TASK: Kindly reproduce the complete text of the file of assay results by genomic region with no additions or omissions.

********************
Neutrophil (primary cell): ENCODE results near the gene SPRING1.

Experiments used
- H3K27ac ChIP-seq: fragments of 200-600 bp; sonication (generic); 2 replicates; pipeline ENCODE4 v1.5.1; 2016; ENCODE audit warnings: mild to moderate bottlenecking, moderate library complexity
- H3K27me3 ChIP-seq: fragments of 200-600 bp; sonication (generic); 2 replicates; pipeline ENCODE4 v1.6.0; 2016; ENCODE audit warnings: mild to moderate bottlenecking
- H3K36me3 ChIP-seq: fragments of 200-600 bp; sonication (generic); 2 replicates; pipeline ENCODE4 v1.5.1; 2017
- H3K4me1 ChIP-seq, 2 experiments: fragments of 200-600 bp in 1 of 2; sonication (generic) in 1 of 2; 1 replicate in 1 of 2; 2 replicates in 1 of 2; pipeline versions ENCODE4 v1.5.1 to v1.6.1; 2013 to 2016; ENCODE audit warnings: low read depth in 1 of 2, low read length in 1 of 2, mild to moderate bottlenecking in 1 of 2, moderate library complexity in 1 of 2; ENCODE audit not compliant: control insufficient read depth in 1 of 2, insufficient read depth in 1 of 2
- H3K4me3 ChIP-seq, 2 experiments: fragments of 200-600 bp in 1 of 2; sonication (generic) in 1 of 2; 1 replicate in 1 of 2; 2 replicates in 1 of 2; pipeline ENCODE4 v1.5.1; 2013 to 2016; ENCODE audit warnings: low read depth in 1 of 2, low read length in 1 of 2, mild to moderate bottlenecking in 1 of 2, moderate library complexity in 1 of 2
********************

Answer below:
Neutrophil (primary cell): ENCODE results near the gene SPRING1.

Experiments used
- H3K27ac ChIP-seq: fragments of 200-600 bp; sonication (generic); 2 replicates; pipeline ENCODE4 v1.5.1; 2016; ENCODE audit warnings: mild to moderate bottlenecking, moderate library complexity
- H3K27me3 ChIP-seq: fragments of 200-600 bp; sonication (generic); 2 replicates; pipeline ENCODE4 v1.6.0; 2016; ENCODE audit warnings: mild to moderate bottlenecking
- H3K36me3 ChIP-seq: fragments of 200-600 bp; sonication (generic); 2 replicates; pipeline ENCODE4 v1.5.1; 2017
- H3K4me1 ChIP-seq, 2 experiments: fragments of 200-600 bp in 1 of 2; sonication (generic) in 1 of 2; 1 replicate in 1 of 2; 2 replicates in 1 of 2; pipeline versions ENCODE4 v1.5.1 to v1.6.1; 2013 to 2016; ENCODE audit warnings: low read depth in 1 of 2, low read length in 1 of 2, mild to moderate bottlenecking in 1 of 2, moderate library complexity in 1 of 2; ENCODE audit not compliant: control insufficient read depth in 1 of 2, insufficient read depth in 1 of 2
- H3K4me3 ChIP-seq, 2 experiments: fragments of 200-600 bp in 1 of 2; sonication (generic) in 1 of 2; 1 replicate in 1 of 2; 2 replicates in 1 of 2; pipeline ENCODE4 v1.5.1; 2013 to 2016; ENCODE audit warnings: low read depth in 1 of 2, low read length in 1 of 2, mild to moderate bottlenecking in 1 of 2, moderate library complexity in 1 of 2